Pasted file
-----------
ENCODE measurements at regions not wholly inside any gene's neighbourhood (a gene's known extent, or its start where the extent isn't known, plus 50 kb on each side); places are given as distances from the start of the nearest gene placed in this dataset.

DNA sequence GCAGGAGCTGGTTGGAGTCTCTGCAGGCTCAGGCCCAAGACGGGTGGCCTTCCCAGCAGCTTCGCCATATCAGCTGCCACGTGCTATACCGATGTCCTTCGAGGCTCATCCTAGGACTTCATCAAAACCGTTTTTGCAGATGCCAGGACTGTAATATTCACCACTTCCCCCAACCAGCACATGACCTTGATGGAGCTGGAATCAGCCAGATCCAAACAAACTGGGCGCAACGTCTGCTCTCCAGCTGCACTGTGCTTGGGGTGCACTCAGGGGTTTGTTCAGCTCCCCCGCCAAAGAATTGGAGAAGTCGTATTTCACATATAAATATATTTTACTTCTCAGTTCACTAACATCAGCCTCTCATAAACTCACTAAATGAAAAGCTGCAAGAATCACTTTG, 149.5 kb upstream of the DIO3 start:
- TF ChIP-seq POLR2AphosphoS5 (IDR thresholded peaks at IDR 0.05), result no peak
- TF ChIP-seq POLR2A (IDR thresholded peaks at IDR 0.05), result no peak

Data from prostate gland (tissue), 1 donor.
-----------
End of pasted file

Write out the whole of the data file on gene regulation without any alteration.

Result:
ENCODE measurements at regions not wholly inside any gene's neighbourhood (a gene's known extent, or its start where the extent isn't known, plus 50 kb on each side); places are given as distances from the start of the nearest gene placed in this dataset.

DNA sequence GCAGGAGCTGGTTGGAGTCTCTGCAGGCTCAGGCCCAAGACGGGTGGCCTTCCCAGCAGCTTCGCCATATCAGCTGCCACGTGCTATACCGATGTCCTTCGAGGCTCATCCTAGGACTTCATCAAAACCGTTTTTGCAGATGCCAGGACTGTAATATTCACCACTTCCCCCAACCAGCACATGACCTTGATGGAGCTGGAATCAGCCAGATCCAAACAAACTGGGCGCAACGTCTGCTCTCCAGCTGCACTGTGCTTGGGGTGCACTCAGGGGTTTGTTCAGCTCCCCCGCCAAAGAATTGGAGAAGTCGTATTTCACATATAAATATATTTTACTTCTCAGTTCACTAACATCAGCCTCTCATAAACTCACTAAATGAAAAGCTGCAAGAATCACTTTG, 149.5 kb upstream of the DIO3 start:
- TF ChIP-seq POLR2AphosphoS5 (IDR thresholded peaks at IDR 0.05), result no peak
- TF ChIP-seq POLR2A (IDR thresholded peaks at IDR 0.05), result no peak

Data from prostate gland (tissue), 1 donor.